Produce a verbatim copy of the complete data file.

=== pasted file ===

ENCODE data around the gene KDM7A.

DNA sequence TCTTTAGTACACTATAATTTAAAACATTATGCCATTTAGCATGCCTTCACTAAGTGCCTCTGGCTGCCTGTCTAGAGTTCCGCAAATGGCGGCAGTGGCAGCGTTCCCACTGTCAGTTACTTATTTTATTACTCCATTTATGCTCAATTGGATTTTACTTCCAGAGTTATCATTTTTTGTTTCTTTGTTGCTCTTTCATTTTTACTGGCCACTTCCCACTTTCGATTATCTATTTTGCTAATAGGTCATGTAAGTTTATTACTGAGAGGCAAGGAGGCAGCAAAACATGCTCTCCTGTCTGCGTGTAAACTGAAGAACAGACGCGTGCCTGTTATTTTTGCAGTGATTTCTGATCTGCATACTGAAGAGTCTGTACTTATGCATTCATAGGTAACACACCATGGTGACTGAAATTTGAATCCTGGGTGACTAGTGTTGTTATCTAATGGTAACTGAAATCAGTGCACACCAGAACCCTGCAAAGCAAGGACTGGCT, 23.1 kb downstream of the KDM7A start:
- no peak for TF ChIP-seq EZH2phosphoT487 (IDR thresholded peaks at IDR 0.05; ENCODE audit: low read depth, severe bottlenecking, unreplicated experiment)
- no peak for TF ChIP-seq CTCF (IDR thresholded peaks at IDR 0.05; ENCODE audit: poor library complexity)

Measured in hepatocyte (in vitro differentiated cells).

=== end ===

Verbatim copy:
ENCODE data around the gene KDM7A.

DNA sequence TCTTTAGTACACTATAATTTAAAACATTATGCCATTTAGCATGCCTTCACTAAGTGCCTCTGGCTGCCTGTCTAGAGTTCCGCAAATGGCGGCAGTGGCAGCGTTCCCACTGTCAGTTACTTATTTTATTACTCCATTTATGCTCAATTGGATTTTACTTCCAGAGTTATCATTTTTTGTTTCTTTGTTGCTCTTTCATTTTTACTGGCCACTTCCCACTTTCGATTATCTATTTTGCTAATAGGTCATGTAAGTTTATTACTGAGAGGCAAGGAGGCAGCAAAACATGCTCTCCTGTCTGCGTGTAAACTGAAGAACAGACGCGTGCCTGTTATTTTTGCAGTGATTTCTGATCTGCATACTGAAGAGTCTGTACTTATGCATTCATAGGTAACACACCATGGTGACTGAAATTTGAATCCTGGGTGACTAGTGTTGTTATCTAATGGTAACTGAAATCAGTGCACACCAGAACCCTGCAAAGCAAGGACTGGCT, 23.1 kb downstream of the KDM7A start:
- no peak for TF ChIP-seq EZH2phosphoT487 (IDR thresholded peaks at IDR 0.05; ENCODE audit: low read depth, severe bottlenecking, unreplicated experiment)
- no peak for TF ChIP-seq CTCF (IDR thresholded peaks at IDR 0.05; ENCODE audit: poor library complexity)

Measured in hepatocyte (in vitro differentiated cells).